Article excerpt

The year 2009 witnessed important initiatives by the United States and China in Southeast Asia. Evidence of some sharpening of Sino-American competition to protect interests and project influence in Southeast Asia grew amid a broader pattern of mixed divergence and convergence in Sino-American relations over such important international concerns as the global economic crisis and recession begun in 2008, climate change, the armed conflicts, instability in Afghanistan and Pakistan, and Iran's and North Korea's nuclear weapons development.

On balance, the leaders of both countries remained committed to a path of constructive engagement that has marked Sino-American interchange since early in the decade. Differences over various issues, including respective efforts to improve influence and protect interests in Southeast Asia, have tended to be dealt with through various private channels or formal "dialogues", out of the public limelight. Neither side has taken steps in their respective foreign policy initiatives that would seriously jeopardize the positive stasis that has developed in relations between the American and Chinese governments.

Many significant differences and strongly competing interests remain in U.S. -China relations, including in Southeast Asia. They feed deeply rooted mutual suspicions and impede progress in developing closer U.S. -China relations based on mutual trust. But the positive benefits of Sino-American engagement, ever closer mutual interdependence in U.S. -Chinese interests, especially in economic development, and massive preoccupations of both leaderships with other problems at home and abroad mean that neither the United States nor the Chinese government appear to see its interest well served with a disruptive confrontation with the other. This balance of interests foretells continued careful management of SinoAmerican differences in Southeast Asia as the United States and China pursue initiatives and compete for influence in the region.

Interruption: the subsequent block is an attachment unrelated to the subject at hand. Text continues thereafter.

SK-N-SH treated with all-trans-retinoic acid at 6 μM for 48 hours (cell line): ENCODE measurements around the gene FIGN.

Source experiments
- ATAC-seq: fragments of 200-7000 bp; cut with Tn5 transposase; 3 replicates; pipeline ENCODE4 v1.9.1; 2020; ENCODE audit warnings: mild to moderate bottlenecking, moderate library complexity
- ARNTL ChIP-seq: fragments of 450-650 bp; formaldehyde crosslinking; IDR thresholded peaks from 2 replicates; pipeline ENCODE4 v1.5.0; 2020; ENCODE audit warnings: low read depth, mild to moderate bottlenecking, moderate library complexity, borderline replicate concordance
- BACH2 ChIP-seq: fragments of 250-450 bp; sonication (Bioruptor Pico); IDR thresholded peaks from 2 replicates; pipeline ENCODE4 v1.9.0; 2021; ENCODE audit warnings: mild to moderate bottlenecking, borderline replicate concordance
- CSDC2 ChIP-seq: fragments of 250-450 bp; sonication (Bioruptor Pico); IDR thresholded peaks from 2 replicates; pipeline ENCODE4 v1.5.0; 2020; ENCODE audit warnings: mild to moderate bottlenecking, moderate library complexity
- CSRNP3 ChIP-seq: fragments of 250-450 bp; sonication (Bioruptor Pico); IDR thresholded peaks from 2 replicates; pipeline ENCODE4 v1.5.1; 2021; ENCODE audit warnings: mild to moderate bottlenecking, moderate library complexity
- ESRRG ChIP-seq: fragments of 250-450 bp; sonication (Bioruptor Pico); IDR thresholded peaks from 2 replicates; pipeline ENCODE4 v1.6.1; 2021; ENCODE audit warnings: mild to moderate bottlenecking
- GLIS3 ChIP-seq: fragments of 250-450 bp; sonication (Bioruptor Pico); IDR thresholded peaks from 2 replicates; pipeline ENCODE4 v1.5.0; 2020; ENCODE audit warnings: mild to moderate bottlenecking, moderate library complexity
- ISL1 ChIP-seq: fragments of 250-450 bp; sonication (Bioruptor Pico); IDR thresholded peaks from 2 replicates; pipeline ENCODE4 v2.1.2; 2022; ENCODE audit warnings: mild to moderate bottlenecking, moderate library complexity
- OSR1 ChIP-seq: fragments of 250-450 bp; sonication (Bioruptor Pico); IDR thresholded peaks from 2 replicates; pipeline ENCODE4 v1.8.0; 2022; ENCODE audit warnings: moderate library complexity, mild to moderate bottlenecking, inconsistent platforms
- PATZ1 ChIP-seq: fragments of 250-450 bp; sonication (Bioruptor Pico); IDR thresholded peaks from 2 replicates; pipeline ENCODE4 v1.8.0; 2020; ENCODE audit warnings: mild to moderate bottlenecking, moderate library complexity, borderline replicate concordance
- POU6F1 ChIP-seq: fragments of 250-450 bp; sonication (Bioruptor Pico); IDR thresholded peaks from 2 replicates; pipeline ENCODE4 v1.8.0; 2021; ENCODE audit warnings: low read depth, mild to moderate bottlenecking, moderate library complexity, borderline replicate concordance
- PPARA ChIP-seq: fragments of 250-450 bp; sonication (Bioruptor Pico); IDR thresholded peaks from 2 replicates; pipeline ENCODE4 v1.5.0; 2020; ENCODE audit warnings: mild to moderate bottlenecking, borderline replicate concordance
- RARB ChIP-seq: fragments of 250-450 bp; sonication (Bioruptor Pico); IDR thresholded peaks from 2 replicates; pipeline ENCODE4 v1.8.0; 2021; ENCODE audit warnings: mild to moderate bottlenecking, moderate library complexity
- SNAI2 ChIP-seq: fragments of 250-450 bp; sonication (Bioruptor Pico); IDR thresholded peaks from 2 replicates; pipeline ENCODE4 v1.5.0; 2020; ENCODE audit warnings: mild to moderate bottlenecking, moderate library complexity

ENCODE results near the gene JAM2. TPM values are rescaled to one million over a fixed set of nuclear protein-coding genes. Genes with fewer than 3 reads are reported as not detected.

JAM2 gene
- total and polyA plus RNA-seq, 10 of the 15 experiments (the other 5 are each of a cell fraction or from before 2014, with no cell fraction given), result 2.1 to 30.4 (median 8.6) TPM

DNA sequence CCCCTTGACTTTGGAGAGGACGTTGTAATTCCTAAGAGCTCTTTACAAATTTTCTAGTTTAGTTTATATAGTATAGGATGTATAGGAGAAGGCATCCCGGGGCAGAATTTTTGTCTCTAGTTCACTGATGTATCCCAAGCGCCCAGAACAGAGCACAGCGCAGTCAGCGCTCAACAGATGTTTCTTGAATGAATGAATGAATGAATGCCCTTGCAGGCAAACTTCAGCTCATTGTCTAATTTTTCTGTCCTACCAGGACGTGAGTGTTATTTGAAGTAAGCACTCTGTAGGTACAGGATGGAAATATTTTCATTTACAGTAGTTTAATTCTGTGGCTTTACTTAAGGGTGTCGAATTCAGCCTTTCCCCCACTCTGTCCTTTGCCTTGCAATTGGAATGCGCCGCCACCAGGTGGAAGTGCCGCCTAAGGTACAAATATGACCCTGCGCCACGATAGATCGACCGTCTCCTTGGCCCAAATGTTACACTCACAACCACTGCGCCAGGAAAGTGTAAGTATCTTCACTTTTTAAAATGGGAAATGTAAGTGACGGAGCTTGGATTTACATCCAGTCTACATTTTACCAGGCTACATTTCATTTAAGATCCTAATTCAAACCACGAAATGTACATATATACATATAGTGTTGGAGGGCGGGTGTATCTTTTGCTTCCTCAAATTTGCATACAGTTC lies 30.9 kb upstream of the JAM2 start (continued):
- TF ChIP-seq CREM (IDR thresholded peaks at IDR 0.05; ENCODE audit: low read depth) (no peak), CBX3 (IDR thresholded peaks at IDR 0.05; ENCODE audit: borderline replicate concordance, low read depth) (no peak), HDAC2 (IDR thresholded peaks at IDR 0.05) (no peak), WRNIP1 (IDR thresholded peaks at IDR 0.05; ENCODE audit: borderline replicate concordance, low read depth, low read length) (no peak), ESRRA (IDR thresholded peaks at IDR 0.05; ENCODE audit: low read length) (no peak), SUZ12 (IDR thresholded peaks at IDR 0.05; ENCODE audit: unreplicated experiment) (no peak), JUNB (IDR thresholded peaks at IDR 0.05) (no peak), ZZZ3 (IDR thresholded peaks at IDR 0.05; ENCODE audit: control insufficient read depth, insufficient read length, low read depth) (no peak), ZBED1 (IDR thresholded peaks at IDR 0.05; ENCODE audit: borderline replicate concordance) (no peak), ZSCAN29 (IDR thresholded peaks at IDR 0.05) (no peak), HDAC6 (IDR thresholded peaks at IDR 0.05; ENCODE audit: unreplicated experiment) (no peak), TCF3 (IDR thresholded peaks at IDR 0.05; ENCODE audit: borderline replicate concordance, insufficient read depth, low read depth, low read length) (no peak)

U.S. Initiatives and China's Response

The incoming administration of President Barack Obama wasted little time in notifying the region and the world that the United States was "back" in Southeast Asia, pursuing active engagement. Secretary of State Hillary Clinton committed to attending regularly the annual ministerial meeting of the Association of Southeast Asian Nations (ASEAN) Regional Forum (ARF), which her predecessor had missed as often as not. The United States joined ASEAN's Treaty of Amity and Cooperation in a step that improved U.S. relations with Southeast Asian countries and offered possible U.S. participation in the Asian Leadership Summit conveyed by the ASEAN-anchored East Asia Summit forum.1

A shift toward greater official U.S. engagement with the reclusive military junta in Myanmar modified the seemingly ineffective U. S. -supported pressure and isolation on account of the junta's repression of democracy and human rights. The engagement also saw greater U.S. official contact with leading political oppositionist and Nobel Laureate, Ang San Suu Kyi, who seemed to support greater U.S. contact with the military regime. And it permitted President Obama's meeting with leaders of the ten ASEAN countries during his trip to Singapore for the annual Asia-Pacific Economic Cooperation (APEC) leaders meeting in November.

Avoiding prominent opposition to the U.S. moves, Chinese official commentary nonetheless showed ambivalence in reaction to stepped up U.S. activism in Southeast Asia. Official Chinese media placed the spotlight on U.S. Secretary of State Hillary Clinton during the ARF foreign ministers' meeting in Thailand in July, with a Chinese official expert in Southeast Asian matters saying that this year's foreign ministers' meeting gained "global attention" when the U.S. Secretary of State attended the meeting and signed the Treaty of Amity and Cooperation with ASEAN members; the U. …